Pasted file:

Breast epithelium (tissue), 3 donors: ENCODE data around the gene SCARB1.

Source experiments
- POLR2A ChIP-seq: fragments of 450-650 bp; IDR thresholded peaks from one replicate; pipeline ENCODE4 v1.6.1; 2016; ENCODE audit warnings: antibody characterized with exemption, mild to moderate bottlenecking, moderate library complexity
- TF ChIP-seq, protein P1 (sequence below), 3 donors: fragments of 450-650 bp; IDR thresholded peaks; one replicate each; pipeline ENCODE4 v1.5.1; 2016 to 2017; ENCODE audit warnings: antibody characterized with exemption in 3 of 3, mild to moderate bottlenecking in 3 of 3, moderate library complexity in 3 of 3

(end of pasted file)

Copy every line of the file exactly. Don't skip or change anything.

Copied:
Breast epithelium (tissue), 3 donors: ENCODE data around the gene SCARB1.

Source experiments
- POLR2A ChIP-seq: fragments of 450-650 bp; IDR thresholded peaks from one replicate; pipeline ENCODE4 v1.6.1; 2016; ENCODE audit warnings: antibody characterized with exemption, mild to moderate bottlenecking, moderate library complexity
- TF ChIP-seq, protein P1 (sequence below), 3 donors: fragments of 450-650 bp; IDR thresholded peaks; one replicate each; pipeline ENCODE4 v1.5.1; 2016 to 2017; ENCODE audit warnings: antibody characterized with exemption in 3 of 3, mild to moderate bottlenecking in 3 of 3, moderate library complexity in 3 of 3